In fact, the Senate version, with its tax on the "cadillac plans" is telling a lot of Americans that they are going to have to do with inferior care in order to make this whole boondoggle work, as the government tries to force those people to take plans they don't want. Thus, Obama's promise not to raise taxes on families making less than $250K a year goes up in smoke.
Second, the idea that this whole mess will "lower costs" is a joke, a very sick joke. What Krugman means is that the government is going to try to do the impossible: increase the overall demand for medical care but hold down costs by, well, ordering those costs to be lower. If the reader thinks this is reminiscent of King Canute sitting on the shore and ordering the tide not to rise, well, go to the head of the class.
To a Keynesian, costs are nothing more than numbers to be manipulated through coercion. To an economist, however, costs reflect real conditions of scarcity and opportunities elsewhere. For Krugman, higher costs are reflective of "greed" in the system; force doctors and other professionals to receive less compensation (or tax away their "excess" pay) and that takes care of everything.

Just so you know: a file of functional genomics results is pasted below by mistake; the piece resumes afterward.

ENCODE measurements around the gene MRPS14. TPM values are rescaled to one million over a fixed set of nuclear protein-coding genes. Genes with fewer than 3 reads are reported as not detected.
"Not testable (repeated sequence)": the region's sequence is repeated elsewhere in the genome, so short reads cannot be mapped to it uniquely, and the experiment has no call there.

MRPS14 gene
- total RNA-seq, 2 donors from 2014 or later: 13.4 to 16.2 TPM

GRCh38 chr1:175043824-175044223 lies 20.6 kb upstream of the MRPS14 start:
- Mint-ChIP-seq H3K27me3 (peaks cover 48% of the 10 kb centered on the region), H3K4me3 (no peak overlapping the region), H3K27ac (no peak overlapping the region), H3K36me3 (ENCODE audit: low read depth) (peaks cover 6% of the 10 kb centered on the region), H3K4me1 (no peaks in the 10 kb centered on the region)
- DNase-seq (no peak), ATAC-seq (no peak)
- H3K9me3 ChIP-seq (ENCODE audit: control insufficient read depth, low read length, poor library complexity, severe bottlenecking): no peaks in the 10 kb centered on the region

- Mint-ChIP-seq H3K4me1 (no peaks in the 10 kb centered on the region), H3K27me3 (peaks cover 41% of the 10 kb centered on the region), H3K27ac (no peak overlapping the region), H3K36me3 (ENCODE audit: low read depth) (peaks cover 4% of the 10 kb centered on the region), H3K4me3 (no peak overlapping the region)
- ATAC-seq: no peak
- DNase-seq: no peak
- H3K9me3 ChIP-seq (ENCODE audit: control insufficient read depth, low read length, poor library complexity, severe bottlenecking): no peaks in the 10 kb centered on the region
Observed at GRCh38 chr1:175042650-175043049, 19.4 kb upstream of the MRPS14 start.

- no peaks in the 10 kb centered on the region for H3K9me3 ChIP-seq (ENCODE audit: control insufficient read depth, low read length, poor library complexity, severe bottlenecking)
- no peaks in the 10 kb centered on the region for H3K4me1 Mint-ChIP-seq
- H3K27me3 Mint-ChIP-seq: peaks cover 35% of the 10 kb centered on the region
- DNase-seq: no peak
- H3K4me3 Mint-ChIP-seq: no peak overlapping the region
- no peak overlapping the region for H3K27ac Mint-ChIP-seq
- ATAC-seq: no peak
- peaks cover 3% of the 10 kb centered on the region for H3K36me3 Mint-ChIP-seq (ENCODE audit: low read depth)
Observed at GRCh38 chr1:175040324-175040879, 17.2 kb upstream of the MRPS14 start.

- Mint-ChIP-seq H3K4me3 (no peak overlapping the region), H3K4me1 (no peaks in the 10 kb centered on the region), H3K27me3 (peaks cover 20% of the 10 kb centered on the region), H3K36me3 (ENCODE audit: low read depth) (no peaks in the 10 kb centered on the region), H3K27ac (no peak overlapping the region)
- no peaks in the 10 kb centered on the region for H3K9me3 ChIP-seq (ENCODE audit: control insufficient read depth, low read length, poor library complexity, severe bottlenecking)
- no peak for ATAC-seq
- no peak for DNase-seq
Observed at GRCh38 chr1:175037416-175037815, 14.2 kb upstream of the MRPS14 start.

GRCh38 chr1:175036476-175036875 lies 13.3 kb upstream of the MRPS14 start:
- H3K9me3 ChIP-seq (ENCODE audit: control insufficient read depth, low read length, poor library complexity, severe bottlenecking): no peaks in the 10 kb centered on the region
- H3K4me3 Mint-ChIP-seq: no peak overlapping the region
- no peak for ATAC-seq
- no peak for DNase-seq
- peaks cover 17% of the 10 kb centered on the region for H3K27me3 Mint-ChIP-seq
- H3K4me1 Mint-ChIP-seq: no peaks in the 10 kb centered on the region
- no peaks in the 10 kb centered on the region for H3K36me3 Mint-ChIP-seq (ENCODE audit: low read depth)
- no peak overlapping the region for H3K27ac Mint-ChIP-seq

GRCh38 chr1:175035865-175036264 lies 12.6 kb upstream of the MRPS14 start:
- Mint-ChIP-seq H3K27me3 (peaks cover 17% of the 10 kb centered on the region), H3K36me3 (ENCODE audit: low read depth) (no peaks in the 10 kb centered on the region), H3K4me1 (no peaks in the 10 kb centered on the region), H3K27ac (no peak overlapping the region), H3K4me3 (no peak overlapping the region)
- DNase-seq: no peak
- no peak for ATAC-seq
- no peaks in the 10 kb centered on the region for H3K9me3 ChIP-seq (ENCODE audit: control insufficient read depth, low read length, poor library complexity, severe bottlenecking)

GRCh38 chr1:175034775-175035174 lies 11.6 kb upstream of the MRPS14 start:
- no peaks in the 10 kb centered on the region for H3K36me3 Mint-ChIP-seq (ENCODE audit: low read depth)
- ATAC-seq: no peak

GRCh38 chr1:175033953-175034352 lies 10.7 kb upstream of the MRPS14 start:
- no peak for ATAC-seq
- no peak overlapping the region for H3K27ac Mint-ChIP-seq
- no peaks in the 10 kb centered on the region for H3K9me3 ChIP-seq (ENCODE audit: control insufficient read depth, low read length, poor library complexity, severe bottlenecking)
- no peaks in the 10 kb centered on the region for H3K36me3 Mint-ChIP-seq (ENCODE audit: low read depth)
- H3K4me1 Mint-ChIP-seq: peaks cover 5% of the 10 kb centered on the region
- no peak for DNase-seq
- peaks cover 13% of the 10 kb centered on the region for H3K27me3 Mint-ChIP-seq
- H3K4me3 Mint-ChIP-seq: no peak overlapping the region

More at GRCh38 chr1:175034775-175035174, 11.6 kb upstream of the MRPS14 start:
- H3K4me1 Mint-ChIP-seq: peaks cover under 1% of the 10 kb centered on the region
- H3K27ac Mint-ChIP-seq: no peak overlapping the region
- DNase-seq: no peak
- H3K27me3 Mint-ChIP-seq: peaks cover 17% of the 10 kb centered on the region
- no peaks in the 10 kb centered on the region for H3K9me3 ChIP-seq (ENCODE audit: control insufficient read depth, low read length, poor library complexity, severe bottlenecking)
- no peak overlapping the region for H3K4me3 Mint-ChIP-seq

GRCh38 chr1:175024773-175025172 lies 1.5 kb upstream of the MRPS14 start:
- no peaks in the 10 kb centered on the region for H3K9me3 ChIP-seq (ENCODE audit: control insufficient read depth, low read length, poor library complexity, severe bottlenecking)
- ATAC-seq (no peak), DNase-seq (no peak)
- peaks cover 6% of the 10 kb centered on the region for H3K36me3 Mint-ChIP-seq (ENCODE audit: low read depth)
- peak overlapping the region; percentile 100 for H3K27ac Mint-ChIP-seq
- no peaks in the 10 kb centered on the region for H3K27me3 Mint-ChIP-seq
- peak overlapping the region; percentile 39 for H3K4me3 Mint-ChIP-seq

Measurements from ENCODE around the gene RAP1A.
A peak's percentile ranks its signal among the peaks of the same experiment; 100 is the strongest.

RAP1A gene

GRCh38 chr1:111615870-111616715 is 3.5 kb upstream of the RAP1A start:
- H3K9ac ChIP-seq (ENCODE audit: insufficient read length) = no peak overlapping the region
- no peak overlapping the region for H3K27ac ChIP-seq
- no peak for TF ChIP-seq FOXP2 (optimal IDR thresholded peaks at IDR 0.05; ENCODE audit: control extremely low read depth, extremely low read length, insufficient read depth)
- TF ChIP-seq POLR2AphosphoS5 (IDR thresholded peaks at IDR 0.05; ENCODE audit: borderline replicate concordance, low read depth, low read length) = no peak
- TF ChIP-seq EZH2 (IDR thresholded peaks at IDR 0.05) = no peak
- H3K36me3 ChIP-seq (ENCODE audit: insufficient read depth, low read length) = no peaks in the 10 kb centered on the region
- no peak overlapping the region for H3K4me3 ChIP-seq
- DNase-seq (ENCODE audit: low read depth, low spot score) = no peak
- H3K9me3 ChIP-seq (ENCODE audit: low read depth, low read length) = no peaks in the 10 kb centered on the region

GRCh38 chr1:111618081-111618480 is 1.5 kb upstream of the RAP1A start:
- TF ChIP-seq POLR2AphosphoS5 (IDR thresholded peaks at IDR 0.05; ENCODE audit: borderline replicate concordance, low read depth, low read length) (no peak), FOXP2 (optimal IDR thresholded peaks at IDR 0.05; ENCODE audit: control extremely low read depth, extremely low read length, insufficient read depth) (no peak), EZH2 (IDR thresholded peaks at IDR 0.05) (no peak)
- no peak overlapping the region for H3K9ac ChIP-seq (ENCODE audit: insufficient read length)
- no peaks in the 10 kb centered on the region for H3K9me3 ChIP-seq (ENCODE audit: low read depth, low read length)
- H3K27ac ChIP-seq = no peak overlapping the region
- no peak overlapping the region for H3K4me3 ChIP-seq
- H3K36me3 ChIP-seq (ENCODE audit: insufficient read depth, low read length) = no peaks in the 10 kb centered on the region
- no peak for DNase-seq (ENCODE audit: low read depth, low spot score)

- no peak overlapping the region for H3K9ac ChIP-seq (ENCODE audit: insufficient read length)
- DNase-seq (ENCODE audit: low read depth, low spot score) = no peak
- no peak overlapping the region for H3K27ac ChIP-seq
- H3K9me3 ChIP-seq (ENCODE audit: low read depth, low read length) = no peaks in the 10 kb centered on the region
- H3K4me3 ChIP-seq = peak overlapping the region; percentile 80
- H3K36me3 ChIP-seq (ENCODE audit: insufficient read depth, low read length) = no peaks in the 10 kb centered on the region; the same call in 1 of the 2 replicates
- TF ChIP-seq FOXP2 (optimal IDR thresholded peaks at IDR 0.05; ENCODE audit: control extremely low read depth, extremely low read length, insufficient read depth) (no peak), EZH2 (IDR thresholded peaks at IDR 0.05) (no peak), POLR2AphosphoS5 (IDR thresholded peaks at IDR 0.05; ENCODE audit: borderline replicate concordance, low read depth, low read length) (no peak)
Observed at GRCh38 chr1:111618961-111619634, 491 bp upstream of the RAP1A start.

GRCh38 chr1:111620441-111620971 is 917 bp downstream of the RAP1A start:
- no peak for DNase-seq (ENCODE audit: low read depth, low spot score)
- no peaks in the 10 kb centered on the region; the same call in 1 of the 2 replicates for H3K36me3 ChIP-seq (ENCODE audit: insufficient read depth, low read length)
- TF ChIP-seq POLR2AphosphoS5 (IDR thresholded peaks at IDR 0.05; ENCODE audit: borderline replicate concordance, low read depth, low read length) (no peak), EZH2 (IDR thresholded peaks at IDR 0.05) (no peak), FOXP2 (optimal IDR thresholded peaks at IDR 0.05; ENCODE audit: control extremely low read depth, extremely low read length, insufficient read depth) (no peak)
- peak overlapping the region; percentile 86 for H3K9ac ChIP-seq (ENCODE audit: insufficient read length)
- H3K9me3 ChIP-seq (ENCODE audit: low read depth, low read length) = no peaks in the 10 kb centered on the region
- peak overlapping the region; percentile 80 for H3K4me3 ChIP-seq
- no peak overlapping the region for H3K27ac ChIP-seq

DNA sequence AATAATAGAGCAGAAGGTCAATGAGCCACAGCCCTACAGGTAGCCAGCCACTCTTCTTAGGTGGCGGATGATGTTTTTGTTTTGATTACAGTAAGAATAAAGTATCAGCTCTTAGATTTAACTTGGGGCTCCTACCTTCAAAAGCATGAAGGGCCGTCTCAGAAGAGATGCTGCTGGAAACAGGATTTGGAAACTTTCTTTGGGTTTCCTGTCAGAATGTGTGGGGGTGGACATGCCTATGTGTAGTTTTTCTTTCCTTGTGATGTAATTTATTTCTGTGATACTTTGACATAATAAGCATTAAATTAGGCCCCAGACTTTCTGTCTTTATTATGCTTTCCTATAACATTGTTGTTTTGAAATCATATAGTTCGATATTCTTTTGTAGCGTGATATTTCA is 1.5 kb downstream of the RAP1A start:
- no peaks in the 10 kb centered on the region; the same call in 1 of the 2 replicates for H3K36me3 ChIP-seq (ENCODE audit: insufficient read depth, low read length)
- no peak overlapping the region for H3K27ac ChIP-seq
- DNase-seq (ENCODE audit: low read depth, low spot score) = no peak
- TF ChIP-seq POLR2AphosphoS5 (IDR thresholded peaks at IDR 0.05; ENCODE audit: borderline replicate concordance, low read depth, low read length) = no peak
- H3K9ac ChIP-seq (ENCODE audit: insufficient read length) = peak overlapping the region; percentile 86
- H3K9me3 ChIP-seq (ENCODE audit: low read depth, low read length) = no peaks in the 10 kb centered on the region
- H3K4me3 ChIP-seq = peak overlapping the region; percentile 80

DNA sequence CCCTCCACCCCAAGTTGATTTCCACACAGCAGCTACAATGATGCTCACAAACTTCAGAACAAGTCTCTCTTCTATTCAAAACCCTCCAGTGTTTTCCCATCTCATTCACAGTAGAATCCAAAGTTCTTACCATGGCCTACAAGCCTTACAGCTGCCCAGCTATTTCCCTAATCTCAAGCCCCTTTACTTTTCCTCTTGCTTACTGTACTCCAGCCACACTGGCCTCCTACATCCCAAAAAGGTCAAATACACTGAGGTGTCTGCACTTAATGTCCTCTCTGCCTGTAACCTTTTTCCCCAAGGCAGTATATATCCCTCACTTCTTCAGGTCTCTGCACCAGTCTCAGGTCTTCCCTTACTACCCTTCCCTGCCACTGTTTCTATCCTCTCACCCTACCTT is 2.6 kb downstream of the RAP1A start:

This, of course, is like saying that the wall facing the band at the end of "Animal House" really was an imaginary barrier. Just keep marching, and eventually the band would break through. In the case of medical care, at some point people are going to stop providing the services, especially when government creates the perverse conditions in which it orders fees that do not even cover what physicians have to pay in order to make sure the procedures occur at all. (That already is the case in many medical cases, and doctors are responding by cutting back.)
What the Senate bill really does is to turn private insurance carriers into something akin to regulated utilities. Even Krugman understands that the actions taken by the Senate are going to place upward pressures on premiums, but the Keynesian True Believer thinks that if the government orders prices not to rise (enforced by prison terms, of course), that will be the end of it.
So, you have the scenario in which insurance companies are forbidden to deny coverage to anyone for health reasons, but somehow, this will result in lower costs. Economist Walter Williams of George Mason University (Walter is a real economist, infinitely better than Krugman) likens this to someone walking into an insurance agent's office wanting to buy fire insurance because his house currently is burning down.
No, I think that Krugman -- even Krugman -- understands this basic issue. He understands that this will result in all sorts of economic dislocations which ultimately will lead Congress to implement the plan he has wanted all along: the government "single-payer" system. That is no solution, economically or medically speaking, but it does empower the state, and for a statist like Krugman, that is nirvana.